Update: Nigel Farage Steps Down Following Brexit Vote

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Update July 4, 11:30 a.m.: Nigel Farage, the leader of the U.K.'s Independence Party who is often credited with initiating the Brexit referendum, announced on Monday that he was stepping down, according to The New York Times. “My aim of being in politics was to get Britain out of the European Union,” he said. The vote for a new prime minister starts on Tuesday, according to The Times. Here is a primer of the front-runner, Home Secretary Theresa May.
Update June 26, 2:15 p.m.: Over 3.2 million people have now signed a petition on Parliament's website calling for a second referendum on Brexit, according to BBC reports. But that petition is now under investigation for fraud. According to the BBC, the House of Commons petitions committee is investigating whether some names on the petition calling for a second E.U. referendum could be fraudulent. The committee tweeted that 77,000 fraudulent signatures have already been removed.
On Sunday, U.S. Secretary of State John Kerry urged Britain and the European Union to "work through this in a sensible, thoughtful way" for the sake of the global markets. "The most important thing is that all of us, as leaders, work together to provide as much continuity, as much stability, as much certainty as possible," Kerry said as he met in Rome with Italian Foreign Minister Paolo Gentiloni. Kerry was previously scheduled to be in Rome to meet Israeli Prime Minister Benjamin Netanyahu, but added stops in Brussels and London after the outcome of the Brexit vote, reports Reuters. While he offered no solution, he added, "There is a continuing criticality to this relationship, and one of the things that I want to emphasize in coming here today to Europe is how important the relationship of Europe, the E.U., is to the United States and to the world."
Update: June 25, 2016, 12:50 p.m.: Over a million people have signed a petition on the U.K.’s parliamentary website calling for a second referendum on Brexit, the BBC reported. The United Kingdom voted 52% to 48% to leave the European Union on Thursday evening. A House of Commons spokeswoman told the BBC that signatures on the petition, which was created on May 24, have spiked since the result. Though some European Union officials have pushed for a speedy withdrawal, German Chancellor Angela Merkel said on Saturday that she believed there was no need for Britain to rush through the process. Merkel spoke in favor of creating an “objective, good” environment for talks about the exit, saying that the E.U. has “no need to be particularly nasty” about Britain’s choice to leave. Any petition with more than 100,000 signatures will be considered for a debated by Parliament. Prime Minister David Cameron, who announced his resignation after the vote, has said there would be no second referendum.

Update: June 24, 2016, 5:30 p.m.:
David Cameron has resigned as Prime Minister. In a statement outside of 10 Downing Street this morning, he told the press that he is "very proud of what he has done as Prime Minister," but that the public "have chosen another path." According to the Guardian, he added that he will do what he can to "steady the ship" and that he believes, "Britain can find a way outside of the EU." Turnout was the highest for a national ballot since 1992, reports The Telegraph, with 72.2% of the electorate heading to the ballot box. Of those that voted, it was the youngest age bracket – aka those that will have to live with today's decision the longest – who most wanted to remain as part of the EU, with over 70 percent voting to stay. The over-65s, however, overwhelmingly voted for Brexit.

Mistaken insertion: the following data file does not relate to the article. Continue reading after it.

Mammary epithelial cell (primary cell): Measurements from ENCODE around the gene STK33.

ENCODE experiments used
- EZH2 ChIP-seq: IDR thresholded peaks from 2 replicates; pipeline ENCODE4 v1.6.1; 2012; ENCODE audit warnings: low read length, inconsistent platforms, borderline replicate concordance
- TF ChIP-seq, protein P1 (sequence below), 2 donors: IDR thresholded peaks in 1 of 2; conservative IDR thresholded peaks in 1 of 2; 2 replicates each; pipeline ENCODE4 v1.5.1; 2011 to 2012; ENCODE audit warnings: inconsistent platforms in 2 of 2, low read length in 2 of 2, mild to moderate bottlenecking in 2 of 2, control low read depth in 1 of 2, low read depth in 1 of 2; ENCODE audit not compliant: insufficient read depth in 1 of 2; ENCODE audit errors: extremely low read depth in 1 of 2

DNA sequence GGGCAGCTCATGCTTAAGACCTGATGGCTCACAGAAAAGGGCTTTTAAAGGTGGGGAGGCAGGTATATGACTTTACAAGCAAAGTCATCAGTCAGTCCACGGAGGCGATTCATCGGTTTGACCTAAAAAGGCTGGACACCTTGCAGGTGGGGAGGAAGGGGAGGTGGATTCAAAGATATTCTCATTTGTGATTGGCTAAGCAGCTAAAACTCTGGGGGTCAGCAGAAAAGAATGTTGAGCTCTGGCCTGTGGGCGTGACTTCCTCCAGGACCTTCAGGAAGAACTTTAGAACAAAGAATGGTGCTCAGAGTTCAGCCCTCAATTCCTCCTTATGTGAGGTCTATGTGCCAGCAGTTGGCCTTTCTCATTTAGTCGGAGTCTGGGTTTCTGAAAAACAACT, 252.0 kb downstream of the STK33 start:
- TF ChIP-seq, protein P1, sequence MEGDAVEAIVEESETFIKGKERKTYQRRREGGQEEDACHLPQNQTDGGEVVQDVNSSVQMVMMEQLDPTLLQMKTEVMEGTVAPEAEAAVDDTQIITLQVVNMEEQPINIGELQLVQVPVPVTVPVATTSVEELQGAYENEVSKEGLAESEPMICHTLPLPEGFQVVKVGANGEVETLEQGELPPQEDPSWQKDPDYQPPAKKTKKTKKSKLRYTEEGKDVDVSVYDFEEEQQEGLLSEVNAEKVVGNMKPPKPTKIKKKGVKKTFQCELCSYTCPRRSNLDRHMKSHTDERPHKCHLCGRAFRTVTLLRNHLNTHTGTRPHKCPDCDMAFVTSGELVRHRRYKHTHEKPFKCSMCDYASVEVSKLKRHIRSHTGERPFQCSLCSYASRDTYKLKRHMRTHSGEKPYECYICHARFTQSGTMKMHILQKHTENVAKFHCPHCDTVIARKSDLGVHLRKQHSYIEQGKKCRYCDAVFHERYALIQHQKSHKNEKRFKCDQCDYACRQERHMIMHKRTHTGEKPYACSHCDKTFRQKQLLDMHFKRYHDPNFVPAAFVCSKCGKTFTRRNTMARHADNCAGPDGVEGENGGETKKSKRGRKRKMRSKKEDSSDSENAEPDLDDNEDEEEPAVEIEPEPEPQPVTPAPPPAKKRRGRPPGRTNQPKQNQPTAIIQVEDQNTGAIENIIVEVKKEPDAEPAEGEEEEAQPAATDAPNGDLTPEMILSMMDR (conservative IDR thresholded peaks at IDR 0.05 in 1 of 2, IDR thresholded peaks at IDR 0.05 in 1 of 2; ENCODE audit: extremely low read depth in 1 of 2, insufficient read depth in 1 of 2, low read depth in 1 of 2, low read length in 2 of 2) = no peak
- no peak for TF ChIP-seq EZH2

This story was originally published at 5:10 p.m.
At approximately 6 a.m. today it became official: Britain has voted to leave the European Union. After months of campaigning, 17,410,742 million people voted to leave the EU, while 16,141,241 voted to remain. That's a 52% majority. You might be more than a little shocked to see that result, what with UKIP leader Nigel Farage and several media outlets still predicting a win, albeit tight, for the Remain camp up until midnight local time. But in the hours that followed, it became clear that Leave was gaining significant ground with the North East leading the way, and the rest of the UK – except for Scotland and London – following suit.
So, what happens now? Well, everything and nothing. The first most obvious affect of the result is on the economy, with the pound already plummeting to levels not seen since 1985, according to the Guardian. And then there's the question of whether or not David Cameron will remain Prime Minister, considering he was firmly pro-remain. While 84 Tory MPs last night wrote a letter backing the PM, Farage, arguably the loudest voice on the leave side, has made it clear that he wants a pro-Brexit politician to lead negotiations. With all 32 areas of Scotland voting remain, it's unsurprising that The Scottish National Party leader Nicola Sturgeon has already hinted at a call for another Scottish Independence referendum, while a healthy dose of Twitter users are attempting to do the same for London. Wishful thinking? Perhaps.
This story will be updated throughout the day.

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